Propaganda backfired this week. Beijing wants more Internet censorship, almost to create a “Chinanet” akin to another Great Schism not seen since the Orthodox Church split from the West. TPP failed. Students in Taiwan stormed government offices to keep out China-propaganda over “minor” changes to national curriculum. An Australia-India-Japan alliance plumed out of nowhere. Taiwan and Japan are kissing and making up. And some truth came through well-kept gates.
An 18-year-old got back from his year in North Korea. The North Koreans shower together like Americans and Romans. North Korean students are curious about mundane life in America. And, notably, North Koreans seem to agree with a Americans: Government is the problem, not the people.
Joshua Wang, Hong Kong, had an interview with the BBC and explained that the Umbrella Movement never really had a plan and never communicated a plan to the public. But they did succeed in raising public awareness. · · · →
Propaganda. Taiwanese students protest “rewriting” history curriculum. Taiwan’s Ministry of Education responded on cue: police to arrest protesters—as well as three reporters. Notwithstanding Mark Twain’s “Never argue with people who buy ink by the barrel”, taking action against the students will fall into the playbook MLK used in Birmingham. Had the police not responded, there might not have been any news. The backlash will whack the Taiwan party that caves to China—just before an election. And, the stories reveal that freedom of Taiwanese’s own press in their own country is as bad as it is in China. Reportedly, the press aren’t allowed to cover a protest unless the government invites them.
Chinese TV shows a simulated assault on the Taiwan presidential palace. This raises questions about whether China has also simulated the vast mountain range and beach landing necessary to reach Taiwan’s presidential palace. China’s propaganda within its own borders could backfire—not that the international world should be concerned with whether China tells the truth to its own people, but if the public gets unhappy with the Beijing bullhorn, it would create another battlefront, on top of the other battlefronts expanded under Xi Jinping. · · · →
“Pacific fever”—the state of forgetting which country one is in.
China is headed for an all out tailspin, economically and politically. Beijing was smart with money, courting foreign investment, and even smart with religion—allowing Christianity on the condition it did not form a de facto political caucus. The economy went up. The number of Christians soared. But China made a mistake in trying to expand borders.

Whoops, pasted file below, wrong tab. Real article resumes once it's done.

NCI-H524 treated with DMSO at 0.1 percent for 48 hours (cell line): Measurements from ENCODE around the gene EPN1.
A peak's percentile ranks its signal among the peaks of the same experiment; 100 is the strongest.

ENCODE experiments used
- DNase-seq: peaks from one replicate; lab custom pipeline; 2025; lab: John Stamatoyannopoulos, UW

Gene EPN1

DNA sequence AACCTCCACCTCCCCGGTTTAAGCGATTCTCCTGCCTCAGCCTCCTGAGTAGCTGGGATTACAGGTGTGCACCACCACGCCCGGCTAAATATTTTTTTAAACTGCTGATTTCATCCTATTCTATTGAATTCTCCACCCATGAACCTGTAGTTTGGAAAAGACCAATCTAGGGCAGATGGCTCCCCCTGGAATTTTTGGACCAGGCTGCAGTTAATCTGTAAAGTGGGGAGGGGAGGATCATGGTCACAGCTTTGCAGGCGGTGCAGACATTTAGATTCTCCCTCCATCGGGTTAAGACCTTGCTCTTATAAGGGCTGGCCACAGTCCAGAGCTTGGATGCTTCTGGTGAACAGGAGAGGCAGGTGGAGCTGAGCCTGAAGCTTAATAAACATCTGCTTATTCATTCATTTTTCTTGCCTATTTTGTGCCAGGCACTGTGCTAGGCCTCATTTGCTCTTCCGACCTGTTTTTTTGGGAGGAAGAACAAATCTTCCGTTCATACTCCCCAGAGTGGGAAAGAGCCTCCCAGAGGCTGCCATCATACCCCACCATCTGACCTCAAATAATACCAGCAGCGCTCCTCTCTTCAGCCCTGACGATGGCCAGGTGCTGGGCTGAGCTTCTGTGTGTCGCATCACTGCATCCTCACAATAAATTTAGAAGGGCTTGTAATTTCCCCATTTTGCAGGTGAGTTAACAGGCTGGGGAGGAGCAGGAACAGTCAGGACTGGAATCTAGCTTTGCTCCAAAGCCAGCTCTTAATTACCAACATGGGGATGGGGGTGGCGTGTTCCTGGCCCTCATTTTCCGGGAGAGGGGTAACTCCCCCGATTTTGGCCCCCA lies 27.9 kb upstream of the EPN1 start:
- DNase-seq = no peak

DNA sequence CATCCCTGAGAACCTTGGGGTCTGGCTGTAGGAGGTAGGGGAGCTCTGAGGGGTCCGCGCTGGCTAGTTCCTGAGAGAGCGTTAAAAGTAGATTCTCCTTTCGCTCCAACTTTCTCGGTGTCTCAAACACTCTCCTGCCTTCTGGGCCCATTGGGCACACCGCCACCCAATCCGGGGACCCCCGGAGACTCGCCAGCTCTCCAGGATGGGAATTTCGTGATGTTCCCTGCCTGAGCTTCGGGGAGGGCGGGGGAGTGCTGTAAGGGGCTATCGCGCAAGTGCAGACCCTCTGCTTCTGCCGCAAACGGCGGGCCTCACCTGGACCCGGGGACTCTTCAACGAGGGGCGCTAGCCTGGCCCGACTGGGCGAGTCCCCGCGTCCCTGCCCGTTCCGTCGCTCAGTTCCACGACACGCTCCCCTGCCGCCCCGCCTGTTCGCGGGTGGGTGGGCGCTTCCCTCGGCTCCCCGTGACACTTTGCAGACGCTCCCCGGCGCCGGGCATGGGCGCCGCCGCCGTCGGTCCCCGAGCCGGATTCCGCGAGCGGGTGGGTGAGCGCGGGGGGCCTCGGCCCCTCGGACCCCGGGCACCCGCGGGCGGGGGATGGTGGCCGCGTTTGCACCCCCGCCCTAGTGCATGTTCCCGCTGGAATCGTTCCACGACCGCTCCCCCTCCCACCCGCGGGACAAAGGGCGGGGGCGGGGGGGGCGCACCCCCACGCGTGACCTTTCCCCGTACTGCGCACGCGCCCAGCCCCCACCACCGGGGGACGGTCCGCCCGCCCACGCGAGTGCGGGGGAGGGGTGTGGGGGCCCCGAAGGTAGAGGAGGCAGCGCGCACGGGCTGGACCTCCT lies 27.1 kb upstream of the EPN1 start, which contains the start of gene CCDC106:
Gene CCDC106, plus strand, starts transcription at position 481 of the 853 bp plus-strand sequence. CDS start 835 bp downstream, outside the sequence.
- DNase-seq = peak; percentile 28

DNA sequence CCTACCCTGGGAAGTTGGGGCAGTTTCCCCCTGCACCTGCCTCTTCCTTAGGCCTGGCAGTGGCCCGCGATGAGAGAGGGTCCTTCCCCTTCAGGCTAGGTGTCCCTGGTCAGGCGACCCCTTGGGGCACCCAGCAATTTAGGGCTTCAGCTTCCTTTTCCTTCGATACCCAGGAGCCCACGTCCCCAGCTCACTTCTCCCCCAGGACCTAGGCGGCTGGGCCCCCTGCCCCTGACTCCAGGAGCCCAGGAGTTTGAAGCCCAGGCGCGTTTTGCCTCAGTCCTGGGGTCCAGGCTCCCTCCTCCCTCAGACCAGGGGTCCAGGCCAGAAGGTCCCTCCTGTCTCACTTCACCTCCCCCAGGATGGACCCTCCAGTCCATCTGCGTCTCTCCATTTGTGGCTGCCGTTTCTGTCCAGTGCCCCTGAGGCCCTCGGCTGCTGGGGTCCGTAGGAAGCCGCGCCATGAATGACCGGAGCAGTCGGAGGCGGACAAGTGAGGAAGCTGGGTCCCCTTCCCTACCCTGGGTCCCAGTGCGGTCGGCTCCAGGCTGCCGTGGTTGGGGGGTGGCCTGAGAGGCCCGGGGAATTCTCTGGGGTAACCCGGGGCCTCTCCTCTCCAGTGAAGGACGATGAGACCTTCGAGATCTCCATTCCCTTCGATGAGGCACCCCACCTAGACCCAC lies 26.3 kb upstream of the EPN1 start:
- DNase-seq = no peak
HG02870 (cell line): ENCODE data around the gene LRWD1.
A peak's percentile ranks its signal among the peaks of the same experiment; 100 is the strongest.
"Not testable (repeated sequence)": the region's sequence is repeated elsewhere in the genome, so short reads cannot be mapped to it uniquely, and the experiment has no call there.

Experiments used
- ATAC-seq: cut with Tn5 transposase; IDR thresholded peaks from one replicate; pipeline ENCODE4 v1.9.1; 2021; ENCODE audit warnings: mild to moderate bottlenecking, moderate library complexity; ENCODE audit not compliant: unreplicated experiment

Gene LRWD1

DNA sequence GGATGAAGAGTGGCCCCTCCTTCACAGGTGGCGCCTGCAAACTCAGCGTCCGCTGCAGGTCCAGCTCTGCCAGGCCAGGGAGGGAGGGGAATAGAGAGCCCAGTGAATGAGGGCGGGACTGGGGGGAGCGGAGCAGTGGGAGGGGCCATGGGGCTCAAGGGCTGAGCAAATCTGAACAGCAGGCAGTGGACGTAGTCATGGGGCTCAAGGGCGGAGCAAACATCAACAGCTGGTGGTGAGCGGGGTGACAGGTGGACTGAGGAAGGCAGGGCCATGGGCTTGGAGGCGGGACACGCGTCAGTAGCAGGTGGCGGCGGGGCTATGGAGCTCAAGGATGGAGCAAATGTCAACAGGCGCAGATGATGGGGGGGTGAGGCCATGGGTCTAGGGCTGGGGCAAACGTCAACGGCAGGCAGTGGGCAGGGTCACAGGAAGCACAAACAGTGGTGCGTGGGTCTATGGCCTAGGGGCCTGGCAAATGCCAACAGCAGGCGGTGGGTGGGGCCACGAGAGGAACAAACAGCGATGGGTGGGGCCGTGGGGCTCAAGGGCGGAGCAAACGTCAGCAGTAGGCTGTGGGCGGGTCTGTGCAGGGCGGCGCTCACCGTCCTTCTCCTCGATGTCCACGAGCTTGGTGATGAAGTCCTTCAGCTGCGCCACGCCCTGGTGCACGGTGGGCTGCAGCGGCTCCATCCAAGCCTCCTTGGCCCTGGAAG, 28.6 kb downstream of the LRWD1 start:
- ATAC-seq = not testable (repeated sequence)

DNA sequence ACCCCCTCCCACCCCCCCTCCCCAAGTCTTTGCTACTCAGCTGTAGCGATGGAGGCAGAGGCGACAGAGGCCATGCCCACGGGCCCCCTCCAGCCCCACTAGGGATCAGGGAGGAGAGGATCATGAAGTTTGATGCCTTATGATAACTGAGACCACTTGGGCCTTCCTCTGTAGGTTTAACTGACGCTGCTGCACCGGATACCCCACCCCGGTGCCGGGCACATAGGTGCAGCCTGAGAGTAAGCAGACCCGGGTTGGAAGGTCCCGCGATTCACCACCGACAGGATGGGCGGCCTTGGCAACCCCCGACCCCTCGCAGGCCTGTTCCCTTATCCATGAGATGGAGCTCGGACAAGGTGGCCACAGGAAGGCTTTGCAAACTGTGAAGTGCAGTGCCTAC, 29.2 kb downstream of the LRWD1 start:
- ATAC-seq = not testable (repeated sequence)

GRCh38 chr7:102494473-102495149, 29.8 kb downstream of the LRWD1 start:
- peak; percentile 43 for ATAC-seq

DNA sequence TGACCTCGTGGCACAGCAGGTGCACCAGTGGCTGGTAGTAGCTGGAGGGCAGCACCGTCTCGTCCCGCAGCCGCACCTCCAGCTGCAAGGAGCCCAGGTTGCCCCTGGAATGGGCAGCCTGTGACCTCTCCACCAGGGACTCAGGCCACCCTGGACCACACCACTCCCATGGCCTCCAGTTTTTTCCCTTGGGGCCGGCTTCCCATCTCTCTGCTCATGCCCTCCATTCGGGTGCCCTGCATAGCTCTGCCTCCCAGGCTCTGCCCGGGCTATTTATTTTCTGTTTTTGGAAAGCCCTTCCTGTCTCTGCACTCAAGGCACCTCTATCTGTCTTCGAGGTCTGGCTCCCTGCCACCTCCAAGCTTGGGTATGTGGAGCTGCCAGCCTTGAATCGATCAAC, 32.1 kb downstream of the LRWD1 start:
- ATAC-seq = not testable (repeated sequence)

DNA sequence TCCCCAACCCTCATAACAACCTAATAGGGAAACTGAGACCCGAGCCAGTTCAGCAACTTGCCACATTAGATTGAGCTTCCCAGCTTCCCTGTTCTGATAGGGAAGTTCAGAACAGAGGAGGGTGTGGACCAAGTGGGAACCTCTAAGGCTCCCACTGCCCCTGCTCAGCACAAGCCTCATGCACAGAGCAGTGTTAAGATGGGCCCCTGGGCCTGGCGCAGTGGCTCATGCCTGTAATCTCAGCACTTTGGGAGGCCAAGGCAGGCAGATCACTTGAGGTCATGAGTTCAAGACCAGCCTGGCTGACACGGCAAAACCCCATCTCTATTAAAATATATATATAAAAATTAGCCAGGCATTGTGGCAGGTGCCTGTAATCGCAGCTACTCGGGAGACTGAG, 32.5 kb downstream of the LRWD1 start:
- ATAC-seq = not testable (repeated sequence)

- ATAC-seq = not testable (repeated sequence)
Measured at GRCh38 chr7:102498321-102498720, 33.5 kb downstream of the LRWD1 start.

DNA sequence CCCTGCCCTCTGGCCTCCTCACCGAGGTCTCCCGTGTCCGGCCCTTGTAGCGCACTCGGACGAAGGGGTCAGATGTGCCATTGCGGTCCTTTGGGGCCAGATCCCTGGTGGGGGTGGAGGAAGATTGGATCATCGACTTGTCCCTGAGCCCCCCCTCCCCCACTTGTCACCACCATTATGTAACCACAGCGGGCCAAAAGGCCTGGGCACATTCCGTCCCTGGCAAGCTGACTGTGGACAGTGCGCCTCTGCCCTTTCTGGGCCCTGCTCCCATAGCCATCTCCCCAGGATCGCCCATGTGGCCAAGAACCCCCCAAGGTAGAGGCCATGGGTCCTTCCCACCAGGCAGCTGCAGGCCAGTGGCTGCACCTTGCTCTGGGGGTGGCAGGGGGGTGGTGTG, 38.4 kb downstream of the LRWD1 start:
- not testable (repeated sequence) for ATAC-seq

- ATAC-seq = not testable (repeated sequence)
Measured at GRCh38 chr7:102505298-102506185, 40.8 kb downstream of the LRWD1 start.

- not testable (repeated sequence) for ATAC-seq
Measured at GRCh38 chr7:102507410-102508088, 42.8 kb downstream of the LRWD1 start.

During natural disasters, Taiwan helps its neighbors, Japan and the Philippines, two other countries being pushed-around by Beijing. The Communists’ old enemy, the KMT (Nationalist Party), is still in Taiwan and has remained Beijing’s primary target in the Pacific. If war breaks out, China would not be outnumbered, but they would be surrounded and out-witted by multiple enemies, each whom China has ever failed to conquer.
The “peripheries” around China—Taiwan, the man-made islands in the South China Sea, parts of Vietnam, the Philippines, and Japan, possibly even Tibet and the Mongolia claim, not to mention the way of handling the Hong Kong policy—all these diluted China’s power and alerted other countries. · · · →
With China’s economy failing, the Chinese KMT-Nationalist party living in exile at Taiwan may have made a mistake in trying to merge the fates of the New Taiwan Dollar with the Chinese Yuan. Election time in Taiwan could mean a political “pay day”. China is in financial crisis.
Weapon sales from the US to Taiwan have stalled during the tenure of Obama and Ma, Taiwan’s president. Both elections are in 2016 and analysts are wondering why the US won’t deliver on its sales to Taiwan. The obvious answer seems to evade experts and pundits. Even with America’s failed negotiations with China, the Pentagon doesn’t seem stupid enough to sell weapons to a nation run by leaders who don’t know how to explain their own foreign policy. The Pentagon delivery service will deliver once Taiwan clearly announces which country should appear on the shipping label.
In the meanwhile, China’s bad economy seems more scary than Greece’s. · · · →
China moves more and more with money. The economy is crashing, largely due to the Communist doctrine that citizens do not own land—something we rarely read about.
China also gears up for both war and investment contingency. BRICS was ratified this week. New national “interests” rhetoric and policy came from Beijing, implying war against Taiwan more than recently.
The Taiwan problem comes from documentation. When the Japanese surrendered in 1945, they gave up Taiwan, which China had surrendered properly to Japan. But Japan never stated who they were giving Taiwan over to, technically rendering Taiwan an already independent State. Taiwan has been fought over by China’s Communist party after China’s KMT-Nationalist party was forced to find a place to live in de facto exile. Both Communist and KMT-Nationalist parties seem to be attempting to rewrite history, as the Taiwan education fiasco shows.
China’s national security law gives PLA mission to protect overseas interests
…Old rhetoric, made more official. · · · →